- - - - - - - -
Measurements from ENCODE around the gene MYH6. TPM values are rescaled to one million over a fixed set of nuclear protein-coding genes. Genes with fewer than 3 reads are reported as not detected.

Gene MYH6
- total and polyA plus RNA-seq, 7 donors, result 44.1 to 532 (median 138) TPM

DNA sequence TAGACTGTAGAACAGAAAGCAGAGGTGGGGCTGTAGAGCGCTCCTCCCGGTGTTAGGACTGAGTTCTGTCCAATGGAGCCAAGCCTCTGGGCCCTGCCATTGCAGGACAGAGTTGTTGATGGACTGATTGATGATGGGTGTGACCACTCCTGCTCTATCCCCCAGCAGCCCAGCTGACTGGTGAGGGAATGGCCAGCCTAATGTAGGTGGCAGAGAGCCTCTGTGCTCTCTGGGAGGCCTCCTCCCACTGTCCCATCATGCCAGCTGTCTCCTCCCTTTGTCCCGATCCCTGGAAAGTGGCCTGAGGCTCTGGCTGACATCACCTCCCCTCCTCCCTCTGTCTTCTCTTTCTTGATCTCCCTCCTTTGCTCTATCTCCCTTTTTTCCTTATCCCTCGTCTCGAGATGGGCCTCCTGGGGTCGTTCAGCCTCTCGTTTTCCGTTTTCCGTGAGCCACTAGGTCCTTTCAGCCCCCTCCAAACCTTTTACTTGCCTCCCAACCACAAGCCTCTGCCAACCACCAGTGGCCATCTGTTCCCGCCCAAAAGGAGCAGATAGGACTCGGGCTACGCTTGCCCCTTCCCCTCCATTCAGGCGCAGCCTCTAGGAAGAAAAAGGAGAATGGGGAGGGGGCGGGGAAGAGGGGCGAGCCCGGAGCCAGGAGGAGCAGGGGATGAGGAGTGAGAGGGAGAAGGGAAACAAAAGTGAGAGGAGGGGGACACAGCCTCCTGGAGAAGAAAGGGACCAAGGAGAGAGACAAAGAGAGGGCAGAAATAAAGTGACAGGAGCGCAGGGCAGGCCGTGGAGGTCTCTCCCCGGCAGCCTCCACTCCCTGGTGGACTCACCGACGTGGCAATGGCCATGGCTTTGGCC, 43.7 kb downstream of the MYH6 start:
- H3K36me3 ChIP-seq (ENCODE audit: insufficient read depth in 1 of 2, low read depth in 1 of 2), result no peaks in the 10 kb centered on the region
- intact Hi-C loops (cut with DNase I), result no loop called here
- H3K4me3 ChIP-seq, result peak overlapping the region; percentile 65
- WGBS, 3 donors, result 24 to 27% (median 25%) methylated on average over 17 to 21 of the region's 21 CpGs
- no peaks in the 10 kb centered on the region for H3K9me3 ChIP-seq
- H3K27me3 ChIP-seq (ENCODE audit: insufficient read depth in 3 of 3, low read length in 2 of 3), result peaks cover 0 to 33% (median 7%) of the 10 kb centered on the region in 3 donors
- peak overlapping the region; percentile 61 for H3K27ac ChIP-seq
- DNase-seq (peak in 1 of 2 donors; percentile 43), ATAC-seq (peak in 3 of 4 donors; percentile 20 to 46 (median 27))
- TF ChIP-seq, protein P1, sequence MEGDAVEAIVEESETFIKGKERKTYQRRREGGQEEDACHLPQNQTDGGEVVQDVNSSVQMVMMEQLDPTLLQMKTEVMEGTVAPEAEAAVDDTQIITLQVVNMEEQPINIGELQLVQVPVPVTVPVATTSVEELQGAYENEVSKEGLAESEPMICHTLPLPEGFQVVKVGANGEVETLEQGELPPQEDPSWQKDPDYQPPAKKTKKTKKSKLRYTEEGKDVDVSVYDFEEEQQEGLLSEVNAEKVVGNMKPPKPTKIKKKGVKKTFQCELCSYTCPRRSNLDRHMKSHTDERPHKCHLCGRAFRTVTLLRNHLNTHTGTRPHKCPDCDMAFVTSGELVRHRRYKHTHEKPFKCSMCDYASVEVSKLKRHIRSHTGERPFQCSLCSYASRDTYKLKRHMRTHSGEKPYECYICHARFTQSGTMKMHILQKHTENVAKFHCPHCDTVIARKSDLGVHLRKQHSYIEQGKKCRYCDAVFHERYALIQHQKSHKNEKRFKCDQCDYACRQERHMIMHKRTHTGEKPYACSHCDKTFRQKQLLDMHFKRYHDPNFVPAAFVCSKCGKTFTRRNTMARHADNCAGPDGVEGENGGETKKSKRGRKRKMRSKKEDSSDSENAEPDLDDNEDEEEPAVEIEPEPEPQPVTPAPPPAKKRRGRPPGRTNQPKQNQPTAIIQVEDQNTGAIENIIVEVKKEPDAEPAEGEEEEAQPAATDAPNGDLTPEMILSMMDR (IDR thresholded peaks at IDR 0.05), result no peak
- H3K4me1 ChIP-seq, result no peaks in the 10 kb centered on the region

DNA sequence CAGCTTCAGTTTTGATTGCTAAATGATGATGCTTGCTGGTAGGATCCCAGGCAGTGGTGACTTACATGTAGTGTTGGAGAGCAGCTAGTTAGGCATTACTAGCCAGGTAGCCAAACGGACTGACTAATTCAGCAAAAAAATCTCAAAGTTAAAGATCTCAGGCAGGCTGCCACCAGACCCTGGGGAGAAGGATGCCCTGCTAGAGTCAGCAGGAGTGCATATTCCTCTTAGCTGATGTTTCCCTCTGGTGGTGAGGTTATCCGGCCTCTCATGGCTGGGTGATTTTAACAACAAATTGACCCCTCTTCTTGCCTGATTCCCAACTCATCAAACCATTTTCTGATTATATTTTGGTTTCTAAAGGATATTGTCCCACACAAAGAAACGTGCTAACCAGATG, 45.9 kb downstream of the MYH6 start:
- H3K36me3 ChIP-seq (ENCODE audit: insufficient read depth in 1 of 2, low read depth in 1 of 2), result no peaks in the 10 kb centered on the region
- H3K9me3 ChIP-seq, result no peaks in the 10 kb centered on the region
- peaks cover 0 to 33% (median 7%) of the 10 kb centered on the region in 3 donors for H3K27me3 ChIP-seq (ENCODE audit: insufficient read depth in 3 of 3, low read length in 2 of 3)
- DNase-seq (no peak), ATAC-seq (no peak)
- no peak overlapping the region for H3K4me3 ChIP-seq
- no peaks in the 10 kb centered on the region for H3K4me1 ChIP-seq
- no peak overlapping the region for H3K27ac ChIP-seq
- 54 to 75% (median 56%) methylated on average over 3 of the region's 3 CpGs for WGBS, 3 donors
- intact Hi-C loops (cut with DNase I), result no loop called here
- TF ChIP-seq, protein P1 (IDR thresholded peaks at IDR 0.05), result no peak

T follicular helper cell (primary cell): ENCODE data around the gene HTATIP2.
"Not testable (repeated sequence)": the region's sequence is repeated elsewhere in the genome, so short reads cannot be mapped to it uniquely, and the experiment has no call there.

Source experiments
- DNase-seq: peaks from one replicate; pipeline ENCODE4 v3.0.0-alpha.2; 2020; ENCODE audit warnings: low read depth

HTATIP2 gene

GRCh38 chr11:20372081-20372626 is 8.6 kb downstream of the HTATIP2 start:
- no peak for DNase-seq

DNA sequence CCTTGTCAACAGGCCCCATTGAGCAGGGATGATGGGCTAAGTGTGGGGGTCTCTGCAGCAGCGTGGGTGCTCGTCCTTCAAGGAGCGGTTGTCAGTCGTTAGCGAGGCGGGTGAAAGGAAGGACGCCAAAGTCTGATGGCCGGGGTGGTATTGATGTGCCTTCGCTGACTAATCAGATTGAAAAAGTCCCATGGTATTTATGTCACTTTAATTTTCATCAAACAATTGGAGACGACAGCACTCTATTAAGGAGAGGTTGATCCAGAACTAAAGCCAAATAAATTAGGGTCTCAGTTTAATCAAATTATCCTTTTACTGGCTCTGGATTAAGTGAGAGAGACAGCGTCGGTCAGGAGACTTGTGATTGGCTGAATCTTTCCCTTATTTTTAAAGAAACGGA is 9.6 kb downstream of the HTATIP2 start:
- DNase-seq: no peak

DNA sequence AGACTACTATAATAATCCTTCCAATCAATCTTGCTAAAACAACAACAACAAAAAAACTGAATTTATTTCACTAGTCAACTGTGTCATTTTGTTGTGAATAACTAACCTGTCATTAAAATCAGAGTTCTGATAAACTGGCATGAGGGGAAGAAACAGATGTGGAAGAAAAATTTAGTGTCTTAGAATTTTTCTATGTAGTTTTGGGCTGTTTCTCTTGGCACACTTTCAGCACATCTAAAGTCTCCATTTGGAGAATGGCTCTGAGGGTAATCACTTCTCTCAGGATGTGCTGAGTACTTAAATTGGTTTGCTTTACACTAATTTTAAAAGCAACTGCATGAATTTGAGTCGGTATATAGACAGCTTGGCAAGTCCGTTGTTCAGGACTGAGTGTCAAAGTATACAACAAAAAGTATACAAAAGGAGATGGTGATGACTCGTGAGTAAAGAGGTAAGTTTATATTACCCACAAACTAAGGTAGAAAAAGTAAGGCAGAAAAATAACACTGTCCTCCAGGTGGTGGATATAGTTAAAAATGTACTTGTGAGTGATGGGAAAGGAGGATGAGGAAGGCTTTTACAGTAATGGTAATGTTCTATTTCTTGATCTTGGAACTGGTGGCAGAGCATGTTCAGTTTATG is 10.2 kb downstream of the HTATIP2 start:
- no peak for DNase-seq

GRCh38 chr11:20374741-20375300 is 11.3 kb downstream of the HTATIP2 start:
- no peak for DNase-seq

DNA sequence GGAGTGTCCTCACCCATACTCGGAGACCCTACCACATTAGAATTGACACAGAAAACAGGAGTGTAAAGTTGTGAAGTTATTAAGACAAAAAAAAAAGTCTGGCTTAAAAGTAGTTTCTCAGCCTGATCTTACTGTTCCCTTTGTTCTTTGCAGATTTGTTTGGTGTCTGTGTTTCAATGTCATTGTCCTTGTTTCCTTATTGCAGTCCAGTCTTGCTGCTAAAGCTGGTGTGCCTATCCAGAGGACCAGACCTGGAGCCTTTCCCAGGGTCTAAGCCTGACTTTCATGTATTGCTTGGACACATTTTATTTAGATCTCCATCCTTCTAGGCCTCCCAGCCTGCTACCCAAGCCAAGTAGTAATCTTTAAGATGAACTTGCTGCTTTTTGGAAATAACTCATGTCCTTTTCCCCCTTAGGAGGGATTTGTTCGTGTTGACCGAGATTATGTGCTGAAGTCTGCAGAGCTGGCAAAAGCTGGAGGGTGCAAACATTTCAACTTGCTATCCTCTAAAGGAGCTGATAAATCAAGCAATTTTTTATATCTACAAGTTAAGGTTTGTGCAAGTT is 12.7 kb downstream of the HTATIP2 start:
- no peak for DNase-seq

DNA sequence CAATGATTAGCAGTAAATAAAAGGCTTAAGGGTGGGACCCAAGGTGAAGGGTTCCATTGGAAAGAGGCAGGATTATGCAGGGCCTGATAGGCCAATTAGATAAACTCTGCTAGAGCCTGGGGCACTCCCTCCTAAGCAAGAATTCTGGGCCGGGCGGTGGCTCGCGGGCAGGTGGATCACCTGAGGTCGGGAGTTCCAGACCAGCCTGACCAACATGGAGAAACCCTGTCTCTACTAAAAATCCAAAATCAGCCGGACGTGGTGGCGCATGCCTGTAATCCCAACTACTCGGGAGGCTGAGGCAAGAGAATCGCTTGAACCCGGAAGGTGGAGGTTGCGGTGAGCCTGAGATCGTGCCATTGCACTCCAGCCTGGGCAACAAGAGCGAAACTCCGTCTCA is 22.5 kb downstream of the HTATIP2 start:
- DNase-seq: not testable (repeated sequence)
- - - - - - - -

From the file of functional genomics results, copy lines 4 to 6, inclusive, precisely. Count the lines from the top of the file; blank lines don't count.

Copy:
DNA sequence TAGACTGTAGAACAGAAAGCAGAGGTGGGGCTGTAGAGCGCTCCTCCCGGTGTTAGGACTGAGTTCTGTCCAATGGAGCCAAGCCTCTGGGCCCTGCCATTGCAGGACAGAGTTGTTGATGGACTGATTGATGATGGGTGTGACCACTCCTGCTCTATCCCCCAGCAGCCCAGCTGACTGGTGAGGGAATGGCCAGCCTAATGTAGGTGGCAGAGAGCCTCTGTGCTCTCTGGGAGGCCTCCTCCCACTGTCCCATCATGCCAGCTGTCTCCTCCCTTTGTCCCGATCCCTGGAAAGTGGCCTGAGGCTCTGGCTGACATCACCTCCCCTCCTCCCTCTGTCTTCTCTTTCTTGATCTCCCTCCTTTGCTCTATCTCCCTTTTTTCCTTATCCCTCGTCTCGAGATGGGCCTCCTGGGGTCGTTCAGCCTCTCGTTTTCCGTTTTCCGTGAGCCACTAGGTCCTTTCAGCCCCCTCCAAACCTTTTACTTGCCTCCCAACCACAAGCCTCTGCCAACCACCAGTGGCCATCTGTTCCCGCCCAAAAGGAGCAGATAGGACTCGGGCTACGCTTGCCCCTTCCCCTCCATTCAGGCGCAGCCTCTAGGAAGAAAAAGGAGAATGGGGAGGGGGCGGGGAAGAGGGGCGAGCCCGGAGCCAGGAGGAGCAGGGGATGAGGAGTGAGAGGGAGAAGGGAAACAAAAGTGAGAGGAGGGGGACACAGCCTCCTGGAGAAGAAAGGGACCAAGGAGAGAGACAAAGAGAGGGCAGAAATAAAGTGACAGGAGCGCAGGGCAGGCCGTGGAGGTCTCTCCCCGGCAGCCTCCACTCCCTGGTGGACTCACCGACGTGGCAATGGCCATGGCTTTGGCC, 43.7 kb downstream of the MYH6 start:
- H3K36me3 ChIP-seq (ENCODE audit: insufficient read depth in 1 of 2, low read depth in 1 of 2), result no peaks in the 10 kb centered on the region
- intact Hi-C loops (cut with DNase I), result no loop called here